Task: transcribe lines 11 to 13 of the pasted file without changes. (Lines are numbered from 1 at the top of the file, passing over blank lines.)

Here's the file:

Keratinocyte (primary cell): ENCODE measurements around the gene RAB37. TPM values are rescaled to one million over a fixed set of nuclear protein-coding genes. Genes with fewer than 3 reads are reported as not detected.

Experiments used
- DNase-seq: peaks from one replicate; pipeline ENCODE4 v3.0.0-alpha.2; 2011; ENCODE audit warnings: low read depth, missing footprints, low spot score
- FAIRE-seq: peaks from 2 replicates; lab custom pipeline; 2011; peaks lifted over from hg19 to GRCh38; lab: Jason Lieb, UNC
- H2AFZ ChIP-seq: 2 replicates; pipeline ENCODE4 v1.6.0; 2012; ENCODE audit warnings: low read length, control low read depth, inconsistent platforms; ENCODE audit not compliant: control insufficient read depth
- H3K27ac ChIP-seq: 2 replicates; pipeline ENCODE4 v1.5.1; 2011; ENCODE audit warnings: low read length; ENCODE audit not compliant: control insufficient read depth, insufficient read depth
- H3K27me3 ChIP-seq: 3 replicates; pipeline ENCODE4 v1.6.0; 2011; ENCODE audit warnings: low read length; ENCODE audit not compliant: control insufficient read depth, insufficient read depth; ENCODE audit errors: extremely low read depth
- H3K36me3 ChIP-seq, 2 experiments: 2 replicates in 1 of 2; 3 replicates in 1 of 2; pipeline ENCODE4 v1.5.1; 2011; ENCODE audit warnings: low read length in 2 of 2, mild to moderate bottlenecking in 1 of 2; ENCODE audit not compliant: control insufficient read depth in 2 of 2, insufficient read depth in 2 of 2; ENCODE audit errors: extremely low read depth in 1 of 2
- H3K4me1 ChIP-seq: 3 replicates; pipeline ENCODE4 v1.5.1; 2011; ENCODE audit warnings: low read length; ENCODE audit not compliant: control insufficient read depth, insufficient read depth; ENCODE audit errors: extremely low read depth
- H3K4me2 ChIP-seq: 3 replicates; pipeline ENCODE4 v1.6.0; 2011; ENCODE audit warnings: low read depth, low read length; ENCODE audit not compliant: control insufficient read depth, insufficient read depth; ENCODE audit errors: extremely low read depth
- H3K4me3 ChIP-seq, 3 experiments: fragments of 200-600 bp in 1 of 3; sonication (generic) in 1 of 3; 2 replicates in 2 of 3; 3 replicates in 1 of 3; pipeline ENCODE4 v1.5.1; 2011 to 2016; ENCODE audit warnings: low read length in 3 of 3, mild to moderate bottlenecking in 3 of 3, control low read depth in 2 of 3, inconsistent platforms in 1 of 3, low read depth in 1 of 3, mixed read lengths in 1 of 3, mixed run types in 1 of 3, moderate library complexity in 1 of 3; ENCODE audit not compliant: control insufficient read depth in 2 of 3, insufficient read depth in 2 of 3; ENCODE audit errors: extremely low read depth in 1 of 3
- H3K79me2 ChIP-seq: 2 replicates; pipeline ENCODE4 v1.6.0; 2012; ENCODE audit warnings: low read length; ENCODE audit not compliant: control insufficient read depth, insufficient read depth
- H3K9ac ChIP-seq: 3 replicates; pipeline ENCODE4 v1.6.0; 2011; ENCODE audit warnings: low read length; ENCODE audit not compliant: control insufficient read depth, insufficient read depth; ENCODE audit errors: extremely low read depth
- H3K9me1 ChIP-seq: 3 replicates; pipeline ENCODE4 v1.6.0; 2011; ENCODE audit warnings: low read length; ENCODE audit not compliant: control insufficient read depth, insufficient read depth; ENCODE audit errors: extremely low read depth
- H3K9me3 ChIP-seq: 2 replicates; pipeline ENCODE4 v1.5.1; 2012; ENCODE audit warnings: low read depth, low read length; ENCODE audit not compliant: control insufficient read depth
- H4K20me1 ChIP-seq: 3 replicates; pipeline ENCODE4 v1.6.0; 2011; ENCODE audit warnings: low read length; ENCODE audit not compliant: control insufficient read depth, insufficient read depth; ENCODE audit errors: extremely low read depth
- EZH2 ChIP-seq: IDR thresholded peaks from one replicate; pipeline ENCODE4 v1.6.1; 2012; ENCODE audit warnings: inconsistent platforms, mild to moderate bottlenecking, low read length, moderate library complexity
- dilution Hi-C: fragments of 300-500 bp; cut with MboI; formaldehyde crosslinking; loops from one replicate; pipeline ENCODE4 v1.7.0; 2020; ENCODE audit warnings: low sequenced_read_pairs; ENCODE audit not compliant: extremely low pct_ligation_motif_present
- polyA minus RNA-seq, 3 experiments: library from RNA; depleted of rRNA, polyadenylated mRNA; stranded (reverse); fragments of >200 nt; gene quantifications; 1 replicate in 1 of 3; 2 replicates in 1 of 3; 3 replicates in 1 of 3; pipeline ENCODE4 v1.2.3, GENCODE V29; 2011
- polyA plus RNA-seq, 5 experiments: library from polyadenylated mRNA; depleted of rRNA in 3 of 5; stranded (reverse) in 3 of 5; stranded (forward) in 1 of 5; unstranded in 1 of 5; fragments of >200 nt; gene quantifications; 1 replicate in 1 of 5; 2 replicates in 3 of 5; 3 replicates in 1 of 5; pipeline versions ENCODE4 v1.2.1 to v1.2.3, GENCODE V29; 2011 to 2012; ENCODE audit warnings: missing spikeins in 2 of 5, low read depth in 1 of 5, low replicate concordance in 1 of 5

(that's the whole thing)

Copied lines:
- H3K4me3 ChIP-seq, 3 experiments: fragments of 200-600 bp in 1 of 3; sonication (generic) in 1 of 3; 2 replicates in 2 of 3; 3 replicates in 1 of 3; pipeline ENCODE4 v1.5.1; 2011 to 2016; ENCODE audit warnings: low read length in 3 of 3, mild to moderate bottlenecking in 3 of 3, control low read depth in 2 of 3, inconsistent platforms in 1 of 3, low read depth in 1 of 3, mixed read lengths in 1 of 3, mixed run types in 1 of 3, moderate library complexity in 1 of 3; ENCODE audit not compliant: control insufficient read depth in 2 of 3, insufficient read depth in 2 of 3; ENCODE audit errors: extremely low read depth in 1 of 3
- H3K79me2 ChIP-seq: 2 replicates; pipeline ENCODE4 v1.6.0; 2012; ENCODE audit warnings: low read length; ENCODE audit not compliant: control insufficient read depth, insufficient read depth
- H3K9ac ChIP-seq: 3 replicates; pipeline ENCODE4 v1.6.0; 2011; ENCODE audit warnings: low read length; ENCODE audit not compliant: control insufficient read depth, insufficient read depth; ENCODE audit errors: extremely low read depth